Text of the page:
Anyway, this post isn’t as wacky as I’d prefer my Wacky Wednesday posts to be. It was originally just a reminder to myself. (That’s me pictured below with the slouchy hipster hat and serious facial grumps!) But I decided to share it anyway because I thought it might resonate with other people who make things.
Projects inevitably ebb and flow, and sometimes grumpiness strikes when self-doubt and impatience seep in. As far as I can tell, the only answer is to step back, maybe draw a grumpy picture or go for a run or bake some cookies or do whatever else you’re into for a while… and then get back to work.
I’ve been meaning to do a post on creative workspaces for a while because I really enjoy taking a sneak peek into where people do their creative work. I think it’s interesting and inspiring. In fact (nerd alert!), I have a Pinterest board dedicated to it. So now that I’ve grown to really love my workspace, I thought I would share it.
Most people use their dining room to dine, but my husband and I turned this space into the desk zone (his desk is on the opposite wall). When I want to sound fancy I call it our studio. 🙂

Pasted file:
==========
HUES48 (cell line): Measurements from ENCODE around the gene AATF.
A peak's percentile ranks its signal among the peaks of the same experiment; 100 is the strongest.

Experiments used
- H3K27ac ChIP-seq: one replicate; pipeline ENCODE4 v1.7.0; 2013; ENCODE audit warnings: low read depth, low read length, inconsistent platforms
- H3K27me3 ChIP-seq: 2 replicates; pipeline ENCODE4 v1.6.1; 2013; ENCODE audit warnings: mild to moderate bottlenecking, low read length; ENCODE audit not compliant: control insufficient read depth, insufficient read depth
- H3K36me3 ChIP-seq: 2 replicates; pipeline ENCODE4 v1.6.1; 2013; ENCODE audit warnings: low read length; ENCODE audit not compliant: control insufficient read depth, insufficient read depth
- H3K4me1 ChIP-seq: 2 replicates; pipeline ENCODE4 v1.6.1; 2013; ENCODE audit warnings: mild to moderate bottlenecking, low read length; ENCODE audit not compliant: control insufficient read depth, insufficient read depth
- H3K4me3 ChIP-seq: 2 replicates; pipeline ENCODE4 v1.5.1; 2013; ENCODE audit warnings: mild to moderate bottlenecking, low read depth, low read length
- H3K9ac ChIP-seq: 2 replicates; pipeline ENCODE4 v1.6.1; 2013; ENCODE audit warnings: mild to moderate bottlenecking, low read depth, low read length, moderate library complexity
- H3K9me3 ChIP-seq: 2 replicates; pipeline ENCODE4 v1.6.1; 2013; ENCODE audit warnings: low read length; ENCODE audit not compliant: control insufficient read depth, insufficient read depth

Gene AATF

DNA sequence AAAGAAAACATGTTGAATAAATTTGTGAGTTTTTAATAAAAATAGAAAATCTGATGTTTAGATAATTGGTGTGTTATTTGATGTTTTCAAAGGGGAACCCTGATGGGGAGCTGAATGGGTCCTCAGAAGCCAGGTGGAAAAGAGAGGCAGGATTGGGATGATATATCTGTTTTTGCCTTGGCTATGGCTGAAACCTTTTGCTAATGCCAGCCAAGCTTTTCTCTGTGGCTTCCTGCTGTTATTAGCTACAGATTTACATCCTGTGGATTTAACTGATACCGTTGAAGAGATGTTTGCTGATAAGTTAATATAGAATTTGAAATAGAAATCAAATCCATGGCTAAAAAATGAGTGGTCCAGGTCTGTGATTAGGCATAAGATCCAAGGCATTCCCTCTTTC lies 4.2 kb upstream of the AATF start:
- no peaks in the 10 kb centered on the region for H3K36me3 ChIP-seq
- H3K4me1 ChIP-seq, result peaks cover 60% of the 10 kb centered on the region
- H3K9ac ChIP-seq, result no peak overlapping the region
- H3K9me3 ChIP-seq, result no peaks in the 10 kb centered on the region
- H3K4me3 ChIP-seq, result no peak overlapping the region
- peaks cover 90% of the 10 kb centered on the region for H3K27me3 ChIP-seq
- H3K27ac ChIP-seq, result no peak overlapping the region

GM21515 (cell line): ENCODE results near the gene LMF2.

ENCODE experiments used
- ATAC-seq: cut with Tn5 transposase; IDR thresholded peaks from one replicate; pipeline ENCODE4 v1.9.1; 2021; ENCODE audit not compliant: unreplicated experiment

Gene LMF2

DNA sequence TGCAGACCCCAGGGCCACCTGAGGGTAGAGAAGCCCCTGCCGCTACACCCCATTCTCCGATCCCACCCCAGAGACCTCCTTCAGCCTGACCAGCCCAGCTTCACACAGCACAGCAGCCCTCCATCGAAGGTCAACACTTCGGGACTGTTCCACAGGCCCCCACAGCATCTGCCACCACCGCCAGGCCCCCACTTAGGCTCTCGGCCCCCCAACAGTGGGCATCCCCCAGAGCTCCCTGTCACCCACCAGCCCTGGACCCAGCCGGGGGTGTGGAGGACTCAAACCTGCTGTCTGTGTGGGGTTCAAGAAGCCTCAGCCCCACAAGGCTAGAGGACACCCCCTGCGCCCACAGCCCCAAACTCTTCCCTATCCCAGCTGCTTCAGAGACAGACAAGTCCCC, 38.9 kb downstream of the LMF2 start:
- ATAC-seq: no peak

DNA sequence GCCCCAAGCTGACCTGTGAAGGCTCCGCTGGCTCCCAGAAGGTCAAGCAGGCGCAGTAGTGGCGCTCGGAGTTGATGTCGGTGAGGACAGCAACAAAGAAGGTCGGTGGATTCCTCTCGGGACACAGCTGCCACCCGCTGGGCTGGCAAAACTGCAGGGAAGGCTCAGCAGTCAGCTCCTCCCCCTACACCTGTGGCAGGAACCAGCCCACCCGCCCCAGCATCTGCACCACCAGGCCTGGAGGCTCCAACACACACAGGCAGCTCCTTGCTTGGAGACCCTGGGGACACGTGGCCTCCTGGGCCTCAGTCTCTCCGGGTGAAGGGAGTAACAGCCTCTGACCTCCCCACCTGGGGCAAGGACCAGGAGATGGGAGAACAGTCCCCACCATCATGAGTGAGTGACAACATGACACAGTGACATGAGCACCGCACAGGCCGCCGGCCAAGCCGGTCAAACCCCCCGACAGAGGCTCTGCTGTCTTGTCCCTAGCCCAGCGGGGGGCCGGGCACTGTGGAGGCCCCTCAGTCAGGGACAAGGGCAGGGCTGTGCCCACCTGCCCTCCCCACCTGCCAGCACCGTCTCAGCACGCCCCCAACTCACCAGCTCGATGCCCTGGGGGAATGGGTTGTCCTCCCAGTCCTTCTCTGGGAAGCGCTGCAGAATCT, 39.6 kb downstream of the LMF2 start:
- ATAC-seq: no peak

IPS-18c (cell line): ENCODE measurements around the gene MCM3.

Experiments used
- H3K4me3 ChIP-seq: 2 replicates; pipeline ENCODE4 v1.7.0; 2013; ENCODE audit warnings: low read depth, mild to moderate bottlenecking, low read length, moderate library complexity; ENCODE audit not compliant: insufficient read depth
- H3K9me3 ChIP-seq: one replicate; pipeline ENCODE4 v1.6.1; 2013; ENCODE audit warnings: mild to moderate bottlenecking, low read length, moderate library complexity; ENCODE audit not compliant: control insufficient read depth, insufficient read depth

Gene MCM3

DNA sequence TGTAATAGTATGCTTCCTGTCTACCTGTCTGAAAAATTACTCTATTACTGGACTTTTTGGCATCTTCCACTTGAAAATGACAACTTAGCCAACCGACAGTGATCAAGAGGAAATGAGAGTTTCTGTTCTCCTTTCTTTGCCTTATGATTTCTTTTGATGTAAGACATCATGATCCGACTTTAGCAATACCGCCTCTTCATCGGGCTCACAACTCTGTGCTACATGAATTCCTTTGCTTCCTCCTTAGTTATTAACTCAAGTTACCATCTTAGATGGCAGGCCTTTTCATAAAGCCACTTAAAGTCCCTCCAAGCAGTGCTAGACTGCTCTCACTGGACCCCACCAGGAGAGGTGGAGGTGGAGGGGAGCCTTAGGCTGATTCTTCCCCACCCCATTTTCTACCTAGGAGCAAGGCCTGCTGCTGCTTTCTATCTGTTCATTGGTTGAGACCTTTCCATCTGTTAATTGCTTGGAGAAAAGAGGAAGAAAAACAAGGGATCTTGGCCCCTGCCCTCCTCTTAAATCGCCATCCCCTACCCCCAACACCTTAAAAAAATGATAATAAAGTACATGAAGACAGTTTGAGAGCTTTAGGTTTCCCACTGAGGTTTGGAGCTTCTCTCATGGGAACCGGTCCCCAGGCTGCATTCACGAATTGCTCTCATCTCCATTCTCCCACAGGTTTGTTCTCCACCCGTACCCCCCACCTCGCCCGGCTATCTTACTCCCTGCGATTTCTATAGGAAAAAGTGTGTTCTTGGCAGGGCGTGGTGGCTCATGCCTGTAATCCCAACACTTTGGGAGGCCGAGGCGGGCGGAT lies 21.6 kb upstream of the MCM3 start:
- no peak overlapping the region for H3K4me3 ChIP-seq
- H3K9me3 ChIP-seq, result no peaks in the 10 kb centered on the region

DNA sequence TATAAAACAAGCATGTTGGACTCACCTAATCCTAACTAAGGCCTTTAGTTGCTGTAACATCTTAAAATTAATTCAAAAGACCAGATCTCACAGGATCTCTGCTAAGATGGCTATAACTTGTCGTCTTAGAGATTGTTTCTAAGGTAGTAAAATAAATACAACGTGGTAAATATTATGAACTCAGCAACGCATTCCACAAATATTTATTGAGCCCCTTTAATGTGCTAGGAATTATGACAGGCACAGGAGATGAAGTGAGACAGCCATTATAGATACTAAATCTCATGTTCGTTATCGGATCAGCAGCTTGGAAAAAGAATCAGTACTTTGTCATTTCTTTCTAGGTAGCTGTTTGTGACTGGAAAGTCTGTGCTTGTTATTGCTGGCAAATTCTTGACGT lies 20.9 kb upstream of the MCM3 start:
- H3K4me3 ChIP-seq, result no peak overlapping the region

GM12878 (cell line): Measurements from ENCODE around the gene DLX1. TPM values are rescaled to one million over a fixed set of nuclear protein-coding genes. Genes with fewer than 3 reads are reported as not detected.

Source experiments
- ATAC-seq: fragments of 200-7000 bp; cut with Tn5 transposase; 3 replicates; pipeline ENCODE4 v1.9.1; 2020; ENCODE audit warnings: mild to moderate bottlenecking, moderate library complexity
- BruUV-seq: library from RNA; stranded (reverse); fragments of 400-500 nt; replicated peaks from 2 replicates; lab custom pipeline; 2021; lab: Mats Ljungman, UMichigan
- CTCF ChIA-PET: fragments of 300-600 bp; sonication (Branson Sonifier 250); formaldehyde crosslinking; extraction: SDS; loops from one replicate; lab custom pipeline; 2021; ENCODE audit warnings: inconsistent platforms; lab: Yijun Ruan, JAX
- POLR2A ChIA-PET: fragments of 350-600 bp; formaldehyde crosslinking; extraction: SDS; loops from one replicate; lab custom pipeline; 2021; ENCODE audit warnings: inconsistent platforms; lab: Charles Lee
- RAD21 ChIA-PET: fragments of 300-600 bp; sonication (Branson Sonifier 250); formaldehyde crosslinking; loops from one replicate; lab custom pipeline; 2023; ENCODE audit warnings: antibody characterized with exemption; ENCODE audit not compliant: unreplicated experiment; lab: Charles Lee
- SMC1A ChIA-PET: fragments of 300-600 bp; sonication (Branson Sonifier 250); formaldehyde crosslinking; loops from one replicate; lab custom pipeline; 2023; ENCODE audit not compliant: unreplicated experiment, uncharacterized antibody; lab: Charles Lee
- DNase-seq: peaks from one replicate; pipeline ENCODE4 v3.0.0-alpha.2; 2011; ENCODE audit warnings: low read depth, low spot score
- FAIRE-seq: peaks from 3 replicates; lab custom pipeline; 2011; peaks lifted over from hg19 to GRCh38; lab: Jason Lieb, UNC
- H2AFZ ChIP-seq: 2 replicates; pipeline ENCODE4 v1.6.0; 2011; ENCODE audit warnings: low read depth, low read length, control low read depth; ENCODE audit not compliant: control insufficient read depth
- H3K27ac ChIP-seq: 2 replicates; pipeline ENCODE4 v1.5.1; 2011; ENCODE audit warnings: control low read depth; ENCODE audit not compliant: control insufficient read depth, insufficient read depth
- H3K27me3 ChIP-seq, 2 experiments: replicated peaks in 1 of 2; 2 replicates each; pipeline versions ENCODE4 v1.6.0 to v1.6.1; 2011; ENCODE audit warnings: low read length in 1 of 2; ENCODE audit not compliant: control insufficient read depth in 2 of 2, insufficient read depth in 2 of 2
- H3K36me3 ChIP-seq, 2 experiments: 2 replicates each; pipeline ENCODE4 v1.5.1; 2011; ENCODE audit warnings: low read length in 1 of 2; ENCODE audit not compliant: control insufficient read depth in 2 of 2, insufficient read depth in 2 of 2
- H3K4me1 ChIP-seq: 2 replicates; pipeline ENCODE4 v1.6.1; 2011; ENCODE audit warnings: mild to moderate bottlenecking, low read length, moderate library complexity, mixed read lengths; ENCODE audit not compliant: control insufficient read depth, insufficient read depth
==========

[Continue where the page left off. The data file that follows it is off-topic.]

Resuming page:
I have a trestle-style desk with a nice big work surface. I store art supplies and my printer on the shelves underneath. You can barely see my chair in the photo above because it’s made of clear acrylic. I wanted something that wouldn’t take up much visual space, and the Vapor Chair from CB2 does the trick. I also really dig my task lamp. It provides ample light and is easily adjustable. Plus, it attaches right to the desk so it doesn’t take up much valuable desktop space.
The canvas on the clear acrylic easel is a work in progress. I like to have in-progress work in sight so I can problem solve and think about next steps even when I’m not actively painting.
My bookshelf holds an eclectic array of writing books, fiction and non-fiction books, children’s picture books (my favorites for inspiration!) and art books. On top I rotate 8″ x 10″ paintings on a mini acrylic easel and the dino seemed like just the right quirky accent to finish it all off. Given the amount of CB2 merch I pointed out, one might think this post was sponsored by CB2! But really, I just identify with their style.